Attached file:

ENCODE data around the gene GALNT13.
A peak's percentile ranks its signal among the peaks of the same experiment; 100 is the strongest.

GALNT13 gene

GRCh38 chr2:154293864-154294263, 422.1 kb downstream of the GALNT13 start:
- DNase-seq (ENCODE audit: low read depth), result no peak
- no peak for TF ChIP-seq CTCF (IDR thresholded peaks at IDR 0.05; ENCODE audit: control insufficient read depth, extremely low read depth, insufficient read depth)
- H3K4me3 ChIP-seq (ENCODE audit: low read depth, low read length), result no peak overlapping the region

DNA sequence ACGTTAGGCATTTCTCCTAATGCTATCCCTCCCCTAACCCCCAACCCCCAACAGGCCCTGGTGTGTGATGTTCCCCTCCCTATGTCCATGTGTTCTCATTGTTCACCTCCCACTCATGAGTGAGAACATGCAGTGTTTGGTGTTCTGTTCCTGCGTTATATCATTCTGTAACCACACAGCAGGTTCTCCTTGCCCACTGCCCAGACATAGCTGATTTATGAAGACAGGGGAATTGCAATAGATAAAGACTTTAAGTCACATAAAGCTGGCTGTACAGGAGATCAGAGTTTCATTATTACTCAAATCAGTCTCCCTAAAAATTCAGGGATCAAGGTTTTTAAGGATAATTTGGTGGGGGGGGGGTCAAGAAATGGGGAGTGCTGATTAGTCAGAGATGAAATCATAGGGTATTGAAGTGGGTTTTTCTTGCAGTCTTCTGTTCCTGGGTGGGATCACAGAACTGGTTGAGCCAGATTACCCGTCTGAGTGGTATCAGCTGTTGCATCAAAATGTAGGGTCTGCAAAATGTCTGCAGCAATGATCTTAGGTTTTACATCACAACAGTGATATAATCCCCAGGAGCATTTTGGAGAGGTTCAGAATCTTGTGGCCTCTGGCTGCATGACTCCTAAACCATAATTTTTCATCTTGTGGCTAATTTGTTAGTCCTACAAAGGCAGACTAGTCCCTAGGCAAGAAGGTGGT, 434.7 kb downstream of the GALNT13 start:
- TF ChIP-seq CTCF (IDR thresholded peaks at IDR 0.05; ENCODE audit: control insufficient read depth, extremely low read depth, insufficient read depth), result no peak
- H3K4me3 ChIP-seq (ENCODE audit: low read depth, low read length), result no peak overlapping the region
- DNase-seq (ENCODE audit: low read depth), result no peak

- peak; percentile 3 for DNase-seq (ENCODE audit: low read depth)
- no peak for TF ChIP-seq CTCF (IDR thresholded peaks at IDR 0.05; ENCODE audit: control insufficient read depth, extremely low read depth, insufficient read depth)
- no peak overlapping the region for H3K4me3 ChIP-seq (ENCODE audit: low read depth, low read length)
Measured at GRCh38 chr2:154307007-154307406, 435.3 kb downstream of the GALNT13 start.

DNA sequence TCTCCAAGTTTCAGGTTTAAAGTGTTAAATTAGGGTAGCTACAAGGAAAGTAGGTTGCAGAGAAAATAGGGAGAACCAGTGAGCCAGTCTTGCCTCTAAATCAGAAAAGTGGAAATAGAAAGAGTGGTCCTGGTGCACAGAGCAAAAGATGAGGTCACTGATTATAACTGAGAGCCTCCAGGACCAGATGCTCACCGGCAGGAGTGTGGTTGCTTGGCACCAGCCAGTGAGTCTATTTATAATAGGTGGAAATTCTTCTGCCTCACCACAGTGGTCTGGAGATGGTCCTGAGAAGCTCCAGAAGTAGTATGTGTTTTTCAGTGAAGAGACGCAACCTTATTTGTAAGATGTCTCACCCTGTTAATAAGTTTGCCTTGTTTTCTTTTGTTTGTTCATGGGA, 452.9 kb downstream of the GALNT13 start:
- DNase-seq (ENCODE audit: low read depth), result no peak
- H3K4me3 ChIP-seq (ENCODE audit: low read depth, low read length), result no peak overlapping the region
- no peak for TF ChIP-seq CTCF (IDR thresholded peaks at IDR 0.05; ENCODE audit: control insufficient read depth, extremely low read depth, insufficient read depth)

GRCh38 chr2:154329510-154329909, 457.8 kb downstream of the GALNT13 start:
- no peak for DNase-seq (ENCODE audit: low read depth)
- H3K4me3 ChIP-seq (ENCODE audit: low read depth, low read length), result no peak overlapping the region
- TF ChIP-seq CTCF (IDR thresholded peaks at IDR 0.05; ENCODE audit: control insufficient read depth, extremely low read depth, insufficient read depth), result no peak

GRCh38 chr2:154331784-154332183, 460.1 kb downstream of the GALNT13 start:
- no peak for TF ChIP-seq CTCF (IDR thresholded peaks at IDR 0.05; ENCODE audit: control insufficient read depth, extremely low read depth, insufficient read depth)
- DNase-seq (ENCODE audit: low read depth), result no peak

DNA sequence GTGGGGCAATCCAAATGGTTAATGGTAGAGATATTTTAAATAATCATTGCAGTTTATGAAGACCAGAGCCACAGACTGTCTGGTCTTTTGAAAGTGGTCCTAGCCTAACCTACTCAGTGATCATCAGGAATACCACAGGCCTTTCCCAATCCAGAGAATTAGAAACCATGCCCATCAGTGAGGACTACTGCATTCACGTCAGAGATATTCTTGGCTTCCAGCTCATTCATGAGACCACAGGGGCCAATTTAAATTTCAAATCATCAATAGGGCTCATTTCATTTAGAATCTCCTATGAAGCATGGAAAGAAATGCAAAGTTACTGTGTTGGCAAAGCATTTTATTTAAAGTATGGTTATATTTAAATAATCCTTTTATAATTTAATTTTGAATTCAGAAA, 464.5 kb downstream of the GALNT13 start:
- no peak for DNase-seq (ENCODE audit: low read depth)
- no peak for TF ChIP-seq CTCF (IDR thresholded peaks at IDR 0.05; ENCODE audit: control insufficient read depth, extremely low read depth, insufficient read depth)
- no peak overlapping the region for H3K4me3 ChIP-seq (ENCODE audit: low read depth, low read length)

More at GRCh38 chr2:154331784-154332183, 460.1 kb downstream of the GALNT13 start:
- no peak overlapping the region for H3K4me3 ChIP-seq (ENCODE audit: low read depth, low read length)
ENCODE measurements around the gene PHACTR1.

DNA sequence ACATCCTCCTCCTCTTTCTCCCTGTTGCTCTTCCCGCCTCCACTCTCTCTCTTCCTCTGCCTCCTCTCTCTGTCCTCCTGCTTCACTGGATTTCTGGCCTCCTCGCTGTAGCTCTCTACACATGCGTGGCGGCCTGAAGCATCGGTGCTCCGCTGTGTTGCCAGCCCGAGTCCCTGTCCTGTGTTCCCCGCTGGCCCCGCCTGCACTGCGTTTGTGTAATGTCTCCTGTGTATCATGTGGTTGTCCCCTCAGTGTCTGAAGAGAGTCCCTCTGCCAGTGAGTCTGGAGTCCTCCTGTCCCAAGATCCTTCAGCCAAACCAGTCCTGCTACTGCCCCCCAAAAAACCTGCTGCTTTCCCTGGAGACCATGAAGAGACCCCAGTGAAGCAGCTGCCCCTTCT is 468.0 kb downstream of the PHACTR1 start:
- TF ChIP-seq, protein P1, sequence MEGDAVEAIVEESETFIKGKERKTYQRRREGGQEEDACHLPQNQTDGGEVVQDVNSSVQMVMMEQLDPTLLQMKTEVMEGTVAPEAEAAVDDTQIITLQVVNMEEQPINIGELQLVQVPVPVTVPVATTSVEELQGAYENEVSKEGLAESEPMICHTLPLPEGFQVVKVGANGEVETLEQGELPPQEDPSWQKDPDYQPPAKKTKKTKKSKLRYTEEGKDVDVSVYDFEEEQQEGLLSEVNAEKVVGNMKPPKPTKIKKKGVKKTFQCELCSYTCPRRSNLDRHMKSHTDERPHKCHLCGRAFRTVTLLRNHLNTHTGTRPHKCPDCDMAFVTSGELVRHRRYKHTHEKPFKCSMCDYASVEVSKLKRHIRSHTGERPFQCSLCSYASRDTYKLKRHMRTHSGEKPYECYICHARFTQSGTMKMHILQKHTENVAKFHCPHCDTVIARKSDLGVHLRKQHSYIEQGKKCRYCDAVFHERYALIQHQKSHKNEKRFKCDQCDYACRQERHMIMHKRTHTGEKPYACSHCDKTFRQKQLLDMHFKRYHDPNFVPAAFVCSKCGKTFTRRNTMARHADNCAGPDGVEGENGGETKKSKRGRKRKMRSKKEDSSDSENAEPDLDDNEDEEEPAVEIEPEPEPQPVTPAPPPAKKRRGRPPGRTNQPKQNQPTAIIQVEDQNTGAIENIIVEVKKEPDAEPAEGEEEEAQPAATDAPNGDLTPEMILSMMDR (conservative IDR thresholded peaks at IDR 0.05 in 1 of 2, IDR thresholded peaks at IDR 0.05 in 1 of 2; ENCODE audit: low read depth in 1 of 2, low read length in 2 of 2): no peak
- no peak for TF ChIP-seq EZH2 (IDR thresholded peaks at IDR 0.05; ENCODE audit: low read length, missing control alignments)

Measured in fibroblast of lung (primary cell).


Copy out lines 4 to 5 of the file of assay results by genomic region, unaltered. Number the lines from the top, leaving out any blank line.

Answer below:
GRCh38 chr2:154293864-154294263, 422.1 kb downstream of the GALNT13 start:
- DNase-seq (ENCODE audit: low read depth), result no peak